Baltimore Museum of Industry and Project Liberty Ship Team Up to Share Story of Shipbuilding in Baltimore
Thursday, June 24 @ 7 pm
The Baltimore Museum of Industry (BMI) will present a free online program in partnership with Project Liberty Ship on Thursday, Jun 24 at 7pm that uses material from the BMI’s collections and archives to tell the story of how Baltimore became a shipbuilding power that produced one of Baltimore’s most historically significant artifacts, the S.S. John W. Brown.
This program is part of the BMI’s Bethlehem Steel Legacy Project, a multiyear initiative to document and preserve the stories of the local steelmaking giant and the surrounding community. At its height, its Sparrows Point mill was the largest steel producer in the world, making steel for bridges, buildings, and railroads. What many people do not know is that Bethlehem Steel also built ships.
This is a preview of the BMI’s Members-only behind-the-scenes tours and programs. If you enjoy behind-the-scenes programs like this one, consider becoming a BMI member.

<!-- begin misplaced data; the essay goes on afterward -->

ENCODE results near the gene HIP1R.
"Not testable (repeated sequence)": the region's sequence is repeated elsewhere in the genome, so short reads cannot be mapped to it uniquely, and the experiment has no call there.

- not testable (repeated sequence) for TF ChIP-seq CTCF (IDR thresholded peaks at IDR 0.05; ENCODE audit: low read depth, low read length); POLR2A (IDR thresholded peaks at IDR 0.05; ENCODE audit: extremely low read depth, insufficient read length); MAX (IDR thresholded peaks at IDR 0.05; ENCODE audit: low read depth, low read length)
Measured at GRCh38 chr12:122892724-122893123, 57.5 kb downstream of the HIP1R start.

Free, registration required. Register here
About the Program and Partners
About the John W. Brown
A total of 384 Liberty Ships were built at Bethlehem’s Baltimore-Fairfield yard during WWII. After her service in WW II and a long stint as a New York City public maritime trade school, she returned to Baltimore in 1988 and was restored to operating condition by Project Liberty Ship volunteers.
The S.S. John W. Brown continues to be of service in the city where she was launched. Today, she educates people about how American industry fueled victory in WWII, about the merchant mariners and naval personnel who sailed Liberty ships, and about the 35,000 men and women shipbuilders at Bethlehem Steel that made the logistical miracle of the war possible.
About the presenters
The Shipyards of Bethlehem Steel in Baltimore: BMI Volunteer Ken Jones provides a brief history of Bethlehem Steel’s Baltimore shipyards.
A Peek at the Plans: BMI volunteer Bob Pratt shares highlights from the BMI’s collection of 35,000 ship plans.
All Hands on Deck: Volunteers from the John W. Brown share the history of the Brown’s service and give viewers a glimpse of what they can see this summer, when they are able to visit the WWII vessel in person.
The Baltimore Museum of Industry celebrates the dignity of work, and can provide a forum for exploring such issues as workers’ rights and workplace equity, providing historical context for contemporary issues that impact our community.